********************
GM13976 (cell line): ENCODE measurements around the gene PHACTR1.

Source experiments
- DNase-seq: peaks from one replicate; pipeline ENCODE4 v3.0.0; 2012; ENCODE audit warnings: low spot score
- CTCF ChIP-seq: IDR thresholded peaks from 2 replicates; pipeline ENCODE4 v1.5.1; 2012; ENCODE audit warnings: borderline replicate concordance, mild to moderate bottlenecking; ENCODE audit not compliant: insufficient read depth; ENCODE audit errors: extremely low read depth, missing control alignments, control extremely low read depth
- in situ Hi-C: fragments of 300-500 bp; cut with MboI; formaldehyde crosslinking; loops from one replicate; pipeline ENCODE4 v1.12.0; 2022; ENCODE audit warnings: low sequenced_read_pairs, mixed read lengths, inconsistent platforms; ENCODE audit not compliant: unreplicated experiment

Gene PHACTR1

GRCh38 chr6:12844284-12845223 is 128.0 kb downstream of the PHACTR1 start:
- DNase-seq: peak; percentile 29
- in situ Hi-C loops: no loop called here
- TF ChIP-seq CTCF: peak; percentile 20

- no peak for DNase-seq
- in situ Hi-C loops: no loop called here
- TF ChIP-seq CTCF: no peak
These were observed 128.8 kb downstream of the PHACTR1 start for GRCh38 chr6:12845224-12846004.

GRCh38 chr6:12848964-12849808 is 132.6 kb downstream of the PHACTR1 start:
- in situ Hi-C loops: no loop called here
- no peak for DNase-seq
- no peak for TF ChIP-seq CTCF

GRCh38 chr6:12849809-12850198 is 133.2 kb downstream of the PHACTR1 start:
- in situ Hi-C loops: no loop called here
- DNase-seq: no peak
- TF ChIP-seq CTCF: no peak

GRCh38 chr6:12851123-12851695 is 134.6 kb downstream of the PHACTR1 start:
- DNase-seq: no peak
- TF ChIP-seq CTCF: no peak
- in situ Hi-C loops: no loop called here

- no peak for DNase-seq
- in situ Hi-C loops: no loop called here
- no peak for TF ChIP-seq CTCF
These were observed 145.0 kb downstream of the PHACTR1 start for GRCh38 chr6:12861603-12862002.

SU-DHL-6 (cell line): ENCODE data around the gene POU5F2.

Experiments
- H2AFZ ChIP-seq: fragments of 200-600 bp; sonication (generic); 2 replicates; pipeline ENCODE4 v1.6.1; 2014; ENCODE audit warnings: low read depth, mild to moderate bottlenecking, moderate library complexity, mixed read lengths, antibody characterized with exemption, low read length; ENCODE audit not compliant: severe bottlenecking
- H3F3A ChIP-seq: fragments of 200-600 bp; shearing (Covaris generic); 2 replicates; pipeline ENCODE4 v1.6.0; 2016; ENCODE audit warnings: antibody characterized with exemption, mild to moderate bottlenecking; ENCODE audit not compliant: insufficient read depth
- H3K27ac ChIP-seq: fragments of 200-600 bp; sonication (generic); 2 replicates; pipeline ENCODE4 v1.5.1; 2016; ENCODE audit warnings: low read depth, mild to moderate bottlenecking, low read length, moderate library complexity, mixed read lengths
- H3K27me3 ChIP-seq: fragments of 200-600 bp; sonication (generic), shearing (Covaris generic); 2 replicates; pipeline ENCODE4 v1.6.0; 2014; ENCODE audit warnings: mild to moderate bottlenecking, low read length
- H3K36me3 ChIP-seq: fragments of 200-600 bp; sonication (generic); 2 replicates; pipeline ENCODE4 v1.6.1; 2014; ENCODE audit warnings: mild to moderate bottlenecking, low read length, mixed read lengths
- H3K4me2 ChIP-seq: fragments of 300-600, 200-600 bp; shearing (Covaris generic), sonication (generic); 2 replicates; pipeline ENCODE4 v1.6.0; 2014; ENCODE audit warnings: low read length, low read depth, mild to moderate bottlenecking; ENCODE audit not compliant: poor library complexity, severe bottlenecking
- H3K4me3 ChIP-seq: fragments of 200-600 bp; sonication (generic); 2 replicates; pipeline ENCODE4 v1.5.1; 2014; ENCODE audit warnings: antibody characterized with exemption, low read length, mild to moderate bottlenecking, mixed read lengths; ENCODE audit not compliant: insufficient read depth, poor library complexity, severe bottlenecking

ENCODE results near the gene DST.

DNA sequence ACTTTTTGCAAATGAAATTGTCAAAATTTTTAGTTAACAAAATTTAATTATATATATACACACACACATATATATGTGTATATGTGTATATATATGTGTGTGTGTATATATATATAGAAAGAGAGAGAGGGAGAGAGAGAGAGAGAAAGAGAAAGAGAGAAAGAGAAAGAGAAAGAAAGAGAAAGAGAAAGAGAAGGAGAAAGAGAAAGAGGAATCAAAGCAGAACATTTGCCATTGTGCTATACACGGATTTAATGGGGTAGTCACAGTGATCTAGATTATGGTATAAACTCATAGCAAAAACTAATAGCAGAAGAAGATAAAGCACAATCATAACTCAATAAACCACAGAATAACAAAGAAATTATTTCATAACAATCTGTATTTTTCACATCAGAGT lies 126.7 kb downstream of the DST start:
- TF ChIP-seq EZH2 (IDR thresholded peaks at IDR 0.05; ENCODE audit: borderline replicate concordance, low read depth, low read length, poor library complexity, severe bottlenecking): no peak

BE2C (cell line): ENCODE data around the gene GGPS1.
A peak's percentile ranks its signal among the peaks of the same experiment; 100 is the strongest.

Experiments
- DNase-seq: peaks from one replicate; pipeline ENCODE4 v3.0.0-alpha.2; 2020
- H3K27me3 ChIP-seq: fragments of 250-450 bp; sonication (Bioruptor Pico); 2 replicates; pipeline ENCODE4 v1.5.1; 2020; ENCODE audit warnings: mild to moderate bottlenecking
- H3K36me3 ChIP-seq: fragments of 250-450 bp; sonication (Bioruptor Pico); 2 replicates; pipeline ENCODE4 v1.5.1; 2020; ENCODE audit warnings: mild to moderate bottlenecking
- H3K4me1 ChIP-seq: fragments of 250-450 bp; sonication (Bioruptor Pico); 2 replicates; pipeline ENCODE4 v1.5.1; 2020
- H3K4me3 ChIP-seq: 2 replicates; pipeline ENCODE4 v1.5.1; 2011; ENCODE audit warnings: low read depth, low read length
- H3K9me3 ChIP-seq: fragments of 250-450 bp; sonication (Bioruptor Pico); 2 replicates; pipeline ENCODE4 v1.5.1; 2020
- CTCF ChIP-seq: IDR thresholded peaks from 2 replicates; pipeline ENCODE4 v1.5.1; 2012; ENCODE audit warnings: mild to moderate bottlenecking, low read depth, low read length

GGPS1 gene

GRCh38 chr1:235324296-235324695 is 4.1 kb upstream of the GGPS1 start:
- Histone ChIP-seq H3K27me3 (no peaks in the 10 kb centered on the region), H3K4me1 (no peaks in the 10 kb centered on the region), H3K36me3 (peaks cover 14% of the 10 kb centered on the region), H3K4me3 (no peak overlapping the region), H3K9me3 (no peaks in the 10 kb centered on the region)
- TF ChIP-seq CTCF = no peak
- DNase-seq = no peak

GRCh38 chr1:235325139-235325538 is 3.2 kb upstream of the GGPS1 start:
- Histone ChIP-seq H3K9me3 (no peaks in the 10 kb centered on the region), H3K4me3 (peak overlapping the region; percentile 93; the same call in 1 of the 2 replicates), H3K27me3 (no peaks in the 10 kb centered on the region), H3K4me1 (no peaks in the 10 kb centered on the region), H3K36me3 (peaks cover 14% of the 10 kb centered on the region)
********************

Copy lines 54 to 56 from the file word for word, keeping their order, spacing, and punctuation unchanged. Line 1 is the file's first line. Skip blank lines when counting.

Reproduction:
GRCh38 chr1:235324296-235324695 is 4.1 kb upstream of the GGPS1 start:
- Histone ChIP-seq H3K27me3 (no peaks in the 10 kb centered on the region), H3K4me1 (no peaks in the 10 kb centered on the region), H3K36me3 (peaks cover 14% of the 10 kb centered on the region), H3K4me3 (no peak overlapping the region), H3K9me3 (no peaks in the 10 kb centered on the region)
- TF ChIP-seq CTCF = no peak